January 17, 2013
Entanglement Recycling Could Allow For The Teleportation Of Multiple Objects
Alan McStravick for redOrbit.com - Your Universe Online
What Einstein once referred to as “spooky action at a distance” could be our way into a 'Star Trek' future
The possibility of teleportation was first recognized by a team of scientists in 1993. They calculated that teleportation could, in principle, work using quantum laws. The team stated that therefore, quantum teleportation could harness the 'entanglement' law to transmit particle-sized bites of information across vast distances, instantaneously.
The concept of entanglement involves a pair of quantum particles, such as electrons or protons, that are intrinsically bound together. The actual distance is irrelevant as the entangled particles retain synchronicity whether they are beside each other or on opposing sides of a galaxy. This connection allows for the relay of quantum bits of information, called qubits, using only traditional forms of classical communication.
Research conducted by theoretical physicists over the previous ten years has shown that the law of 'entanglement' may be the key necessary to unlock the eventual teleportation of quantum information.
In a new study, entitled 'Generalized Teleportation and Entanglement Recycling,' to be published in the journal Physical Review Letters, researchers report they have figured out a way to 'recycle' entanglement. Their idea of recycling, according to the researchers, will allow for an increase in the efficiency of the connections between the quantum particles. Though the research remains completely theoretical, the result could actually make a reality of the teleportation concept we know from 'Star Trek'.
Much like Asimov established the Three Laws of Robotics, so too has this team of scientists devised the first generalized form of teleportation. The protocol will allow for a wide variety of potential applications in quantum physics.
There were significant problems with previously established teleportation protocols. They typically were divided into two groupings. The first group of protocols involved those that could only transmit scrambled information, relying on the receiver to make the necessary corrections. The second group of protocols, or “port-based” teleportation, didn't require the receiver to make corrections. However, “port-based” teleportation is highly impractical due to the sheer amount of entanglement that would be necessary. Basically, each object that would be sent would ultimately destroy the entangled state.
The research team, consisting of physicists from Cambridge, University College London and the University of Gdansk, has implemented their theory of “recycling” in the development of a protocol that would provide an optimal solution. They claim the “recycling” will allow for the teleportation of multiple objects due to the strength of the gateway between particles. Their protocol has allowed them to transmit multiple qubits simultaneously. However, the entangled state undergoes a proportional degradation in relation to the amount of qubits sent.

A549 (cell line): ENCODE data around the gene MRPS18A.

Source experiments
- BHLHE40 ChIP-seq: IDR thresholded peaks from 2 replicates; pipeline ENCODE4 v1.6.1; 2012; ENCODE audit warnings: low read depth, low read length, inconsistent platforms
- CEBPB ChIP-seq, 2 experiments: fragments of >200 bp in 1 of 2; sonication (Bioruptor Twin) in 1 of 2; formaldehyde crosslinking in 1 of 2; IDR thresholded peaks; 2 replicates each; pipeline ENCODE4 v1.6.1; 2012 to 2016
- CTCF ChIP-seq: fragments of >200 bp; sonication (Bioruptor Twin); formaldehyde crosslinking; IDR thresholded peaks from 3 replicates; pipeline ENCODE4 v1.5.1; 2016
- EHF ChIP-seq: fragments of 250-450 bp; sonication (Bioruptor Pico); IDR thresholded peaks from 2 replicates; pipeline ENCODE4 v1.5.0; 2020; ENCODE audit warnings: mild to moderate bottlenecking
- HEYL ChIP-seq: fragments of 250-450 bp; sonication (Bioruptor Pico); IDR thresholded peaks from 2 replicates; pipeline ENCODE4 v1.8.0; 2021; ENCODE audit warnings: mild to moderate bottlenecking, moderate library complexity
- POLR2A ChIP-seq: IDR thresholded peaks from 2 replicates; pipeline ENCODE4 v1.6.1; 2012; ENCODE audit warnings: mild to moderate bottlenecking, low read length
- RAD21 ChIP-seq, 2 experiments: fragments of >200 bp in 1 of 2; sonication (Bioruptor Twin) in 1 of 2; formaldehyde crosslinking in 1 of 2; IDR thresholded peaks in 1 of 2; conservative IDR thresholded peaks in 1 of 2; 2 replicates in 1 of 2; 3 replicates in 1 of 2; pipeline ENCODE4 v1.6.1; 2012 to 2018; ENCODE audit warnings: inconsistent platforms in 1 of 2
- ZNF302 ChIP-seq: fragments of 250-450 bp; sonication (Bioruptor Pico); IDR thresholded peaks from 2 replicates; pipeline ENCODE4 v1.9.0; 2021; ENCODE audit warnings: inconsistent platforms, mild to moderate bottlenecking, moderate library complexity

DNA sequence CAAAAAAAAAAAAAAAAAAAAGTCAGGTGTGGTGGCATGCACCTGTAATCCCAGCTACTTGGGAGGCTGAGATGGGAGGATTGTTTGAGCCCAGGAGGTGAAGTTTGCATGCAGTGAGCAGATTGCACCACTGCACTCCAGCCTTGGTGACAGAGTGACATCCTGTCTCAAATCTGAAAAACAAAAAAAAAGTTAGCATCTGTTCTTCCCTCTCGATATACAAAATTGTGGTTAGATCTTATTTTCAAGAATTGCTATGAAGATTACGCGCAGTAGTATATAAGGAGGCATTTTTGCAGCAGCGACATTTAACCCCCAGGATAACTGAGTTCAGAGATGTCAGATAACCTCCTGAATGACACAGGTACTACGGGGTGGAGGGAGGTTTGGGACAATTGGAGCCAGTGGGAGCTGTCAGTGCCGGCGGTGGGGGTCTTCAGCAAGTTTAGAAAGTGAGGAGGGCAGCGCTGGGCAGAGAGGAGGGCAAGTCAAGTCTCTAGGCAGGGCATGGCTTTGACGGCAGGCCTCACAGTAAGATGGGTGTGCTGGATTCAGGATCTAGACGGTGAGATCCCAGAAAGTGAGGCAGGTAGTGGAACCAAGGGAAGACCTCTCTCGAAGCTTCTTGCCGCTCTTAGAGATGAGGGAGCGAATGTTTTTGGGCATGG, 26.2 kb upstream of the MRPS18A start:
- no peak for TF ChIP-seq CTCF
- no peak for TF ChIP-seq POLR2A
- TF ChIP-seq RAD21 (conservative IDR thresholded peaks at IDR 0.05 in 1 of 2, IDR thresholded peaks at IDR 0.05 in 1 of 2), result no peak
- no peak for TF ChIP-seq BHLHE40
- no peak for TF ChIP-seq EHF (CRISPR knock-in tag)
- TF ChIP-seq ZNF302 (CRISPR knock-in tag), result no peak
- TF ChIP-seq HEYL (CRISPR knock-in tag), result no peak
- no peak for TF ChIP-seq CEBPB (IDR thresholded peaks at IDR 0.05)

"The first protocol consists of sequentially teleporting states, and the second teleports them in a bulk," said Sergii Strelchuck from Cambridge's Department of Applied Mathematics and Theoretical Physics, who led the research with colleagues Jonathan Oppenheim of Cambridge and UCL and Michal Horodecki of the University of Gdansk.
"We have also found a generalized teleportation technique which we hope will find applications in areas such as quantum computation."
Albert Einstein, one of the great thinkers in quantum physics, did not appreciate the theory of quantum entanglement, even going so far as to call it a “spooky action at a distance.” Although Einstein dismissed the theory entirely, entanglement has long since been proven to be a real feature of our universe. Further research in this field will unlock the potential to advance all manner of scientific endeavor.
"There is a close connection between teleportation and quantum computers, which are devices which exploit quantum mechanics to perform computations which would not be feasible on a classical computer," said Strelchuck. "Building a quantum computer is one of the great challenges of modern physics, and it is hoped that the new teleportation protocol will lead to advances in this area."
Teleportation is happening now. Just last year a team of Chinese scientists reported they were able to teleport photons over a distance of 143km. This feat broke all previous records and opened the door for entanglement to be recognized as an important area of scientific investment. Strelchuck adds, “Entanglement can be thought of as the fuel, which powers teleportation. Our protocol is more fuel efficient, able to use entanglement thriftily while eliminating the need for error correction.”
While the teleportation of information carried by single atoms is, with our current technologies, a reality, it is the teleportation of large objects, such as a flower, a rock or a human, that will continue, for now, to remain in the theoretical realm of science fiction.